A Celebration of 150 Years of Darwin’s Publication of ‘On The Origin of Species’

As this is the 150th anniversary of Charles Darwin’s publication of  ‘On the Origin of Species’, I’ve taken the opportunity to pay a small tribute both to Darwin and his important work. For the past year, in my spare time i’ve been filming primates in various locations. As evolutionary psychiatry is an emerging and potentially important area (see review here), I thought it useful to gain some insights. This is a work in progress and will be updated periodically.

Darwin himself wrote about parallels between humans and other species in his work on the emotional expressions of man. More importantly he noted in 1838

He who understands Baboons would do more to metaphysics than Locke

Primatology is an area with which I am not familiar and so I have approached this as an amateur. However through the process I have come to learn a little more about primates and developed both a respect and a fondness for these creatures. I have also begun to gain some potential insights which might be transferable to human psychology. Brune and others have outlined a broad theoretical underpinning for evolutionary psychiatry. The hypothetical behaviour of humans in recent history based on reconstruction of archaelogical findings poses the obvious difficulty that behavioural inferences are speculative. Nevertheless the study of primates offers the possibility that behaviours can be witnessed at first hand. The major difficulty with attempting to draw inferences about humans from these observations is that a considerable period of time has elapsed since our divergence from other primates. Take our nearest relatives, the chimpanzees. We have diverged some 6 million years ago. Within this period of time it would be surprising if the chimpanzee had not evolved considerably. This is supported by recent findings. The discovery of Astrolipithecus Ramadus suggests that Chimpanzee hands are more evolved than human hands since they have had more time to evolved. Furthermore experimental evidence suggests that Chimpanzee working memory is superior to humans which is demonstrated in this clip. The extreme time periods over which our species have diverged suggests that we can draw few reliable inferences on the basis of observations alone since we would then be assuming that the other species remains essentially unchanged since our divergence. Nevertheless once the sequencing of all primate genomes is complete and we have a better understanding of the genome differences, I would expect an iterative improvement in understanding the significance of behavioural similarities and differences. Thus I would predict that this field will move from being highly speculative to more realistic and supported by triangulation with data from other fields.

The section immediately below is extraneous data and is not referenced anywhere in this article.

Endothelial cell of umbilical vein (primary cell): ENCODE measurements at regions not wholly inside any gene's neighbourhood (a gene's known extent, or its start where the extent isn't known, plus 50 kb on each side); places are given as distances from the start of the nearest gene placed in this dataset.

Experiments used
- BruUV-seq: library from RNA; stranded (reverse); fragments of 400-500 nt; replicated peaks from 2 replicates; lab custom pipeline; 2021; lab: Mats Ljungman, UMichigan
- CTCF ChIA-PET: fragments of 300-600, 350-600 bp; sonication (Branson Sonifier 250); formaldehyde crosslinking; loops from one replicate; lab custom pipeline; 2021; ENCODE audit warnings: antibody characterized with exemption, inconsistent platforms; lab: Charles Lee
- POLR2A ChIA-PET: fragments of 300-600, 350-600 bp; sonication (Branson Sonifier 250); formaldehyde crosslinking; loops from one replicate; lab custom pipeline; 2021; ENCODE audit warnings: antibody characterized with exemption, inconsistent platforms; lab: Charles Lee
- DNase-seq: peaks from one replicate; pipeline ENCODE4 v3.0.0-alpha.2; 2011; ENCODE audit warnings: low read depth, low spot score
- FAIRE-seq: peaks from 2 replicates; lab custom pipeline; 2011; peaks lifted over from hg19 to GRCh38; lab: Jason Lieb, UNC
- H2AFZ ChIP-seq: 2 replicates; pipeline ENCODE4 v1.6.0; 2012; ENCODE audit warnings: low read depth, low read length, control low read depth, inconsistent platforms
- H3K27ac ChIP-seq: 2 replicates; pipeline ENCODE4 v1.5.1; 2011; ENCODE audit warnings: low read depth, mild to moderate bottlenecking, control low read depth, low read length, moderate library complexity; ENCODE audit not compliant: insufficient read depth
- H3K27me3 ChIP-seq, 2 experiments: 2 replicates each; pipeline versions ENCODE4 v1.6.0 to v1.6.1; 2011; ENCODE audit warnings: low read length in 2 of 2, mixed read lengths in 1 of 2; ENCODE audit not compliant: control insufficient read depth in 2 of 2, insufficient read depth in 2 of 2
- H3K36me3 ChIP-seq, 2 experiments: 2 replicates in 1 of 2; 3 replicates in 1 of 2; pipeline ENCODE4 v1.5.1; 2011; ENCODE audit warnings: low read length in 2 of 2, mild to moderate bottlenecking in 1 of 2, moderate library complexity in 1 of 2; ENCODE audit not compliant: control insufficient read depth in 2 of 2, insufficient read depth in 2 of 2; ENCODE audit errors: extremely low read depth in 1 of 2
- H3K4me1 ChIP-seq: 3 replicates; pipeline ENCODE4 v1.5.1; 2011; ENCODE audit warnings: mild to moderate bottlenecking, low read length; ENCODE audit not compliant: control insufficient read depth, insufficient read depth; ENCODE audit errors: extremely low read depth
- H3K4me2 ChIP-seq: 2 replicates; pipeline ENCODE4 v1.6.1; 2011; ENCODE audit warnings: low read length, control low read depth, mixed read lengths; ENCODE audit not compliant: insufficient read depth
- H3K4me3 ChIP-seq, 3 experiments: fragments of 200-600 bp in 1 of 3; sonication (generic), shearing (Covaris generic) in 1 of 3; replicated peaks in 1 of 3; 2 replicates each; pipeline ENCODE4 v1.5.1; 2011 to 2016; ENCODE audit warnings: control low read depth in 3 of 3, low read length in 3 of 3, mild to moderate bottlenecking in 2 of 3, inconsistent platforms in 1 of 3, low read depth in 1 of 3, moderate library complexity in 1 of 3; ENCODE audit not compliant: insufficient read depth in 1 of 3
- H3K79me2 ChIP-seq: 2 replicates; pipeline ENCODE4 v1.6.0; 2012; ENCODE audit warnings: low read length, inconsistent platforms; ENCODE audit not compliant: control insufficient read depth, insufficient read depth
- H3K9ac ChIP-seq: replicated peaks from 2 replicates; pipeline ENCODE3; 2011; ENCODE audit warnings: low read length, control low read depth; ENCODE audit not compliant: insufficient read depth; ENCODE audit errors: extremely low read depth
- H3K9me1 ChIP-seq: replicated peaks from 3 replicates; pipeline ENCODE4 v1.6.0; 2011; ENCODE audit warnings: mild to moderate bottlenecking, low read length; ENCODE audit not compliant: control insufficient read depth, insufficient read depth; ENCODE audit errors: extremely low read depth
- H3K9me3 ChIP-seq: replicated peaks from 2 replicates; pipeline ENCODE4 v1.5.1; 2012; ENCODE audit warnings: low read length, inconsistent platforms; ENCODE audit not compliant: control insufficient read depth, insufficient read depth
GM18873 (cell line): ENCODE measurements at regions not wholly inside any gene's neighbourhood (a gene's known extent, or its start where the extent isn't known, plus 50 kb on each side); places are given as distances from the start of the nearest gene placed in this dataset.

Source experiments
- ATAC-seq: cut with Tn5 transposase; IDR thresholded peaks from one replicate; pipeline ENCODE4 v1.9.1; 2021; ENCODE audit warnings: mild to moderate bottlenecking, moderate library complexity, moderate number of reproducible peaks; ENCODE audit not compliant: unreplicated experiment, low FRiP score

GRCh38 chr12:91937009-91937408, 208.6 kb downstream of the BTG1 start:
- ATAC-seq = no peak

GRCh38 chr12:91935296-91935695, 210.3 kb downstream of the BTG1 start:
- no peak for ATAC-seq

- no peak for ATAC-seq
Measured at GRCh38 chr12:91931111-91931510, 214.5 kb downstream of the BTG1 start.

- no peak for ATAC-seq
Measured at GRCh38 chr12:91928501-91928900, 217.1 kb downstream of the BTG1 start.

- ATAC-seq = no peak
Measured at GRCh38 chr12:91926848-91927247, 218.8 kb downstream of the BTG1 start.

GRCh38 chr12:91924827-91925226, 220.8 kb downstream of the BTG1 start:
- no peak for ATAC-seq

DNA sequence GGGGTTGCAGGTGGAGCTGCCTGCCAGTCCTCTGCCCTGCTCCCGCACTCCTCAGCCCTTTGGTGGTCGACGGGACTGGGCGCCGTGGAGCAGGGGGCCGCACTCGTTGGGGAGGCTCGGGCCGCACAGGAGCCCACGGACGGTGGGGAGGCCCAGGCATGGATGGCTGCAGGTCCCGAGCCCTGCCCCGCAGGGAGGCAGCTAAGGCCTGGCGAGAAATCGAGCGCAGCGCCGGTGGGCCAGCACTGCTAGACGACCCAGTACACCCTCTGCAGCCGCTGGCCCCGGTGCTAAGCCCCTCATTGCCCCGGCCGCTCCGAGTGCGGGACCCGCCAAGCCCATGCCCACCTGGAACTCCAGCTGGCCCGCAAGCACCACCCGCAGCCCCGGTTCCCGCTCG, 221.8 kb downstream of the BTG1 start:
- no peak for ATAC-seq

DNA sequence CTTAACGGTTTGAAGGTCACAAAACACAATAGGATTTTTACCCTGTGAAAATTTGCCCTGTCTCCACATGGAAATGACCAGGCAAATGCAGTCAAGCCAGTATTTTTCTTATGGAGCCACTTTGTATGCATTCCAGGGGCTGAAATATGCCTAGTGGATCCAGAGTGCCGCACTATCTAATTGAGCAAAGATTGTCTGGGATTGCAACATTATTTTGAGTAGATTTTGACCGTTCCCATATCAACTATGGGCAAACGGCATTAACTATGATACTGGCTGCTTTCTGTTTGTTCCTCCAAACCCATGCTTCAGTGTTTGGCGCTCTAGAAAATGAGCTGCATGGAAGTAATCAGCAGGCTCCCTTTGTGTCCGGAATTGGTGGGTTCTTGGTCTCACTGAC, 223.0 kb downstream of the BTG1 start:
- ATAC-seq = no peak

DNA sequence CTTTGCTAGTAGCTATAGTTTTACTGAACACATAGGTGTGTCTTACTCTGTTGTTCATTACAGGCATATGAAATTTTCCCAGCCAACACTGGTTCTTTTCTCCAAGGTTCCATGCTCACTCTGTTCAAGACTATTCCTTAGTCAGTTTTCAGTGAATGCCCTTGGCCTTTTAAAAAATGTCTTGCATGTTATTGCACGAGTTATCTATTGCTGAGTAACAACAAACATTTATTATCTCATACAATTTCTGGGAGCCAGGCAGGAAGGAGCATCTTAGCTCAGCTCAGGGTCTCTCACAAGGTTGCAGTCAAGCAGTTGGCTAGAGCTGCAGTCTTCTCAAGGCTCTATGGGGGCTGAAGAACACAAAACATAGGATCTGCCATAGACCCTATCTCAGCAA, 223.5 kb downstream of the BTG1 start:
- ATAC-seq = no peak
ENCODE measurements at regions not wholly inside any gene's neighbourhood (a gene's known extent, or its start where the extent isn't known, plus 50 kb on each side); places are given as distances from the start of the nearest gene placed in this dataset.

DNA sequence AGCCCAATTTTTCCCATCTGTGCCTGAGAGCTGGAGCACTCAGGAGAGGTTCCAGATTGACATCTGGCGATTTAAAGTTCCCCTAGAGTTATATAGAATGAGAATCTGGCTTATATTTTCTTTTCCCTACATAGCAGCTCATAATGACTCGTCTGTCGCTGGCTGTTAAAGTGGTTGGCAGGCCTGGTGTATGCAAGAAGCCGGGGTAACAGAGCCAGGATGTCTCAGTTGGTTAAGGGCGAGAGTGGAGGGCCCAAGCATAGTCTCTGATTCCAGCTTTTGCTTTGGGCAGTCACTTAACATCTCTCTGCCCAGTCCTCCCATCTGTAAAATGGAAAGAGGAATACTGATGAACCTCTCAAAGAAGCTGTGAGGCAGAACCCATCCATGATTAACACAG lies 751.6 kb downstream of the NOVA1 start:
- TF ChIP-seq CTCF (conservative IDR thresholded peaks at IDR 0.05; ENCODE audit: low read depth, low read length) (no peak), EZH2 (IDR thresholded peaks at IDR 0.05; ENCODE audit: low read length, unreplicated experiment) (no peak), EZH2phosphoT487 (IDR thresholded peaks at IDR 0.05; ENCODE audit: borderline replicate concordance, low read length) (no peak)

In the interim, I have captured the following footage which can also be accessed via the TAWOP channel on YouTube.


Ruffed Lemur (Black and White)







Ring-Tailed Lemur





Brown Lemur





Black Lemur


Red Ruffed Lemur



Pigmy Marmoset






Silvery Marmoset


Golden Lion Tamarin


Golden Headed Lion Tamarin


Emperor Tamarin



Cotton Top Tamarin



Colombian Spider Monkey


Squirrel Monkey



Rhesus Macaque








Roloway Monkeys


Diana Monkey

















Human-Like Behaviours

I have termed complex goal-oriented behaviours which resemble those seen in humans as human-like behaviours. The difficulty with drawing inferences about such similarities in complex behaviours are numerous. Nevertheless having a database of examples of such behaviours offers a starting point for further study. The existence of video sharing sites such as YouTube offers the possibility of rapid dissemination of such information as well as the possibility of establishing research networks.

Bonding Behaviour (Including Kissing-Like behaviours)

I was fortunate enough to have observed this Chimpanzee engaging in what superficially appears to be kissing. Examination of the footage on either side of this segment identifies that it is a continuation of the grooming behaviour that the Chimpanzee engages in both before and after. Nevertheless it does offer the speculative hypothesis that kissing exists in humans as a remnant of grooming behaviour in other primates. The significance of the loss of grooming behaviour in humans has also been considered elsewhere (see review here).